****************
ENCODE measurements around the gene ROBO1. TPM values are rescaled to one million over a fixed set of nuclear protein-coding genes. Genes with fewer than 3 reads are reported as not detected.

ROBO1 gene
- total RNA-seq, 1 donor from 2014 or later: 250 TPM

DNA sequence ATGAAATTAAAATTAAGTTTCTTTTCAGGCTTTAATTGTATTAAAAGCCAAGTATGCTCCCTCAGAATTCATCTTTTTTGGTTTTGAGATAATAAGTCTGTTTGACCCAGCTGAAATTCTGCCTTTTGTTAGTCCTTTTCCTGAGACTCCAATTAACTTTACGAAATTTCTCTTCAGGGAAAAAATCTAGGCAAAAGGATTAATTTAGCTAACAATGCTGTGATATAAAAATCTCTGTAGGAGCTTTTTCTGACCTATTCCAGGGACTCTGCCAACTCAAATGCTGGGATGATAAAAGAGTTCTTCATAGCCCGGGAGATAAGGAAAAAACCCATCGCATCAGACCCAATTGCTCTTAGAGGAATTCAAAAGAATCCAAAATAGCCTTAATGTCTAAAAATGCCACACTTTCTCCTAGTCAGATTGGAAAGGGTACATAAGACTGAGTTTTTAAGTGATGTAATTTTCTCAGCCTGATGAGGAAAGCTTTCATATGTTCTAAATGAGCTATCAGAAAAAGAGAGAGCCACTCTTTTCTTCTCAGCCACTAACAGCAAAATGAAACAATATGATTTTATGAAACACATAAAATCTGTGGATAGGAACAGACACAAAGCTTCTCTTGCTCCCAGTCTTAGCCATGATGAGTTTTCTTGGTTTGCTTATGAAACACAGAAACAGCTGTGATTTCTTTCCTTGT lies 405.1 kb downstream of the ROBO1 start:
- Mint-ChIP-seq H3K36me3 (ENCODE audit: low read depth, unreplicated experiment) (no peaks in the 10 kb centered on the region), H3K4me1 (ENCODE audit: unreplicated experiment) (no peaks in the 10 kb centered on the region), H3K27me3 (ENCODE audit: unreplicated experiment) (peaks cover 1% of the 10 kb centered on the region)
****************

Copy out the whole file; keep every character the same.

ENCODE measurements around the gene ROBO1. TPM values are rescaled to one million over a fixed set of nuclear protein-coding genes. Genes with fewer than 3 reads are reported as not detected.

ROBO1 gene
- total RNA-seq, 1 donor from 2014 or later: 250 TPM

DNA sequence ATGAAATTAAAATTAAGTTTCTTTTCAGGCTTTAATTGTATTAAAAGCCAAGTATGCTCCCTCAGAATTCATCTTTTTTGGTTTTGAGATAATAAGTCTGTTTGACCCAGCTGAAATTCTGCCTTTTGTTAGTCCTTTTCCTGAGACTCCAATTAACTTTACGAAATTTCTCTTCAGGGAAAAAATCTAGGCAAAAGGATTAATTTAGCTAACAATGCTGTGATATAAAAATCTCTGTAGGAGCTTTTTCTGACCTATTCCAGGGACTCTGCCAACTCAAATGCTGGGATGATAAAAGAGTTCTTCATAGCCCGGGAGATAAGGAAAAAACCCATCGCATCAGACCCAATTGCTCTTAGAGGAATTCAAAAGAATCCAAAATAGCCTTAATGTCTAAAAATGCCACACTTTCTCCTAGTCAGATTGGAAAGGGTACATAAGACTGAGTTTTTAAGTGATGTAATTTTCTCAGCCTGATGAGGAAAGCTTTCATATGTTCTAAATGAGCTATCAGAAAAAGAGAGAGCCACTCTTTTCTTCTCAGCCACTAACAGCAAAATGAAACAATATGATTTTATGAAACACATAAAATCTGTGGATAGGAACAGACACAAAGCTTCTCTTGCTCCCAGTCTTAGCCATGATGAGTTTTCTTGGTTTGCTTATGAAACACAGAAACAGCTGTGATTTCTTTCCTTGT lies 405.1 kb downstream of the ROBO1 start:
- Mint-ChIP-seq H3K36me3 (ENCODE audit: low read depth, unreplicated experiment) (no peaks in the 10 kb centered on the region), H3K4me1 (ENCODE audit: unreplicated experiment) (no peaks in the 10 kb centered on the region), H3K27me3 (ENCODE audit: unreplicated experiment) (peaks cover 1% of the 10 kb centered on the region)